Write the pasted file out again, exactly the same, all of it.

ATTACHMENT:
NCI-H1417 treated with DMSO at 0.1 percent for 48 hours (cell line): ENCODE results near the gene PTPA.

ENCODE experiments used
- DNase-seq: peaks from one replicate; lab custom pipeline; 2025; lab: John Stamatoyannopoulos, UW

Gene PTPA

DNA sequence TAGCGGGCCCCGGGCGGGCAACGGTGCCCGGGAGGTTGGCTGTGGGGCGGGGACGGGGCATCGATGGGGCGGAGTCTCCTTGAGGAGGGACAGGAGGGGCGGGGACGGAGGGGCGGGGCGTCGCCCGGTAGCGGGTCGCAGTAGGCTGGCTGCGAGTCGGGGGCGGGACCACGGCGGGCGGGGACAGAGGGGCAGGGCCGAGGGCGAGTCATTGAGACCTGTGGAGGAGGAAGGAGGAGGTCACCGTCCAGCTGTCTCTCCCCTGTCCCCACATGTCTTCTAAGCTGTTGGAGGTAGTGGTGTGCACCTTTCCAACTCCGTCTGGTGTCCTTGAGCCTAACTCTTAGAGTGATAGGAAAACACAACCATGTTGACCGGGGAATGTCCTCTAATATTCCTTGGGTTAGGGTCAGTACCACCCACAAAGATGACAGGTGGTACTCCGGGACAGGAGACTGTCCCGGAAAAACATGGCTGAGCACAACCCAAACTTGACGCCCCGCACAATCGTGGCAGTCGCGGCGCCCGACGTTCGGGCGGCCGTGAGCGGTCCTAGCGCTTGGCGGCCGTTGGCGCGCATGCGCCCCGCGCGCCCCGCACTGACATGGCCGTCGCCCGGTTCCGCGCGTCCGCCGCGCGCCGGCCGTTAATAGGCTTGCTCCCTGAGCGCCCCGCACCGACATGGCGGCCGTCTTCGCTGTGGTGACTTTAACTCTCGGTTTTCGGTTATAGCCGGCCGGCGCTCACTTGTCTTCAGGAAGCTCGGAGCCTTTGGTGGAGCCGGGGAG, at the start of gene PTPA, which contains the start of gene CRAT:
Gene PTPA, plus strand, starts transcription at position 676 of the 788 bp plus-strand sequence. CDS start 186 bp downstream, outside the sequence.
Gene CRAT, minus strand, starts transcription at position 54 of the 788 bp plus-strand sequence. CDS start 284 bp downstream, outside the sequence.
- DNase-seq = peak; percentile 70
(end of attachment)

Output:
NCI-H1417 treated with DMSO at 0.1 percent for 48 hours (cell line): ENCODE results near the gene PTPA.

ENCODE experiments used
- DNase-seq: peaks from one replicate; lab custom pipeline; 2025; lab: John Stamatoyannopoulos, UW

Gene PTPA

DNA sequence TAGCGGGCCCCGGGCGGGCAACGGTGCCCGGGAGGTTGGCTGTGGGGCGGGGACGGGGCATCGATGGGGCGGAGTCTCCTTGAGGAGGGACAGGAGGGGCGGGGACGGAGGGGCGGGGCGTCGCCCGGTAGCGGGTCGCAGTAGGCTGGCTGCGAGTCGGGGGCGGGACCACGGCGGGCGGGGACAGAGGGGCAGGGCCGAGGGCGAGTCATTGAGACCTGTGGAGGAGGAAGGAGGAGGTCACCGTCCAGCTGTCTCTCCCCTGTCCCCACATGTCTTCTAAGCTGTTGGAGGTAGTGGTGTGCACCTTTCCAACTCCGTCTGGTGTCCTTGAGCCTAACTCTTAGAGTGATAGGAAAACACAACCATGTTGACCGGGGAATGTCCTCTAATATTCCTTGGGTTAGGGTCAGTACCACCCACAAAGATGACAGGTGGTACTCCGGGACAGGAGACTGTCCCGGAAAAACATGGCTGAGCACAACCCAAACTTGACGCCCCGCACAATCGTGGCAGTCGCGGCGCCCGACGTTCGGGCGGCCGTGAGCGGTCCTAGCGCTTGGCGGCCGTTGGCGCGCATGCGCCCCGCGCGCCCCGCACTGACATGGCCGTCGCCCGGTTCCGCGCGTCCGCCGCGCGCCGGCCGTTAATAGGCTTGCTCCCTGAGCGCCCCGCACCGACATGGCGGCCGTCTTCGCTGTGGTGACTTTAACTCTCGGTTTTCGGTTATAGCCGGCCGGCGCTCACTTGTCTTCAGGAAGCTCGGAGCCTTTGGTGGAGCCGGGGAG, at the start of gene PTPA, which contains the start of gene CRAT:
Gene PTPA, plus strand, starts transcription at position 676 of the 788 bp plus-strand sequence. CDS start 186 bp downstream, outside the sequence.
Gene CRAT, minus strand, starts transcription at position 54 of the 788 bp plus-strand sequence. CDS start 284 bp downstream, outside the sequence.
- DNase-seq = peak; percentile 70